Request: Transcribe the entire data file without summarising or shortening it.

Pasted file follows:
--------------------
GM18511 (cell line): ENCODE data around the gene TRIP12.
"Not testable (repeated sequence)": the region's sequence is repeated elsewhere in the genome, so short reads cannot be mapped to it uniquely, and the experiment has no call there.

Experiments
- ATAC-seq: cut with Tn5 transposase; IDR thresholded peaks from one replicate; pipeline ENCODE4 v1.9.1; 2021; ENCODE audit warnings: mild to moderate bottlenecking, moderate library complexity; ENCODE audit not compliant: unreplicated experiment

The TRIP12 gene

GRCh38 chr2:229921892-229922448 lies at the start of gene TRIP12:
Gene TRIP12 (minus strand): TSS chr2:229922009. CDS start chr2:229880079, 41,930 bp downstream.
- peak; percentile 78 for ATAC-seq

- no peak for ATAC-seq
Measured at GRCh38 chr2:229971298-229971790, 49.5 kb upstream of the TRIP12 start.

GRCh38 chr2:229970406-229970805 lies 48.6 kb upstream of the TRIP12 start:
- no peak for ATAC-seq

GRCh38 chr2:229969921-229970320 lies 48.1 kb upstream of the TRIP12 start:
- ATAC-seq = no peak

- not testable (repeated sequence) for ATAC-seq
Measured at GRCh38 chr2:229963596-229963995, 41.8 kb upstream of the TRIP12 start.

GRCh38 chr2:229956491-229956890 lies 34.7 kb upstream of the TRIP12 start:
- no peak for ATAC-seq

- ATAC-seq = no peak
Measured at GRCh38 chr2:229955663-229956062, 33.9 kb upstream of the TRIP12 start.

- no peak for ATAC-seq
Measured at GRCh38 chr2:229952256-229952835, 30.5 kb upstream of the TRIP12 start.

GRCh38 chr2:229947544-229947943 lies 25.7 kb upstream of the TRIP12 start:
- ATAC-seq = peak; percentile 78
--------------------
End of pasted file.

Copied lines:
GM18511 (cell line): ENCODE data around the gene TRIP12.
"Not testable (repeated sequence)": the region's sequence is repeated elsewhere in the genome, so short reads cannot be mapped to it uniquely, and the experiment has no call there.

Experiments
- ATAC-seq: cut with Tn5 transposase; IDR thresholded peaks from one replicate; pipeline ENCODE4 v1.9.1; 2021; ENCODE audit warnings: mild to moderate bottlenecking, moderate library complexity; ENCODE audit not compliant: unreplicated experiment

The TRIP12 gene

GRCh38 chr2:229921892-229922448 lies at the start of gene TRIP12:
Gene TRIP12 (minus strand): TSS chr2:229922009. CDS start chr2:229880079, 41,930 bp downstream.
- peak; percentile 78 for ATAC-seq

- no peak for ATAC-seq
Measured at GRCh38 chr2:229971298-229971790, 49.5 kb upstream of the TRIP12 start.

GRCh38 chr2:229970406-229970805 lies 48.6 kb upstream of the TRIP12 start:
- no peak for ATAC-seq

GRCh38 chr2:229969921-229970320 lies 48.1 kb upstream of the TRIP12 start:
- ATAC-seq = no peak

- not testable (repeated sequence) for ATAC-seq
Measured at GRCh38 chr2:229963596-229963995, 41.8 kb upstream of the TRIP12 start.

GRCh38 chr2:229956491-229956890 lies 34.7 kb upstream of the TRIP12 start:
- no peak for ATAC-seq

- ATAC-seq = no peak
Measured at GRCh38 chr2:229955663-229956062, 33.9 kb upstream of the TRIP12 start.

- no peak for ATAC-seq
Measured at GRCh38 chr2:229952256-229952835, 30.5 kb upstream of the TRIP12 start.

GRCh38 chr2:229947544-229947943 lies 25.7 kb upstream of the TRIP12 start:
- ATAC-seq = peak; percentile 78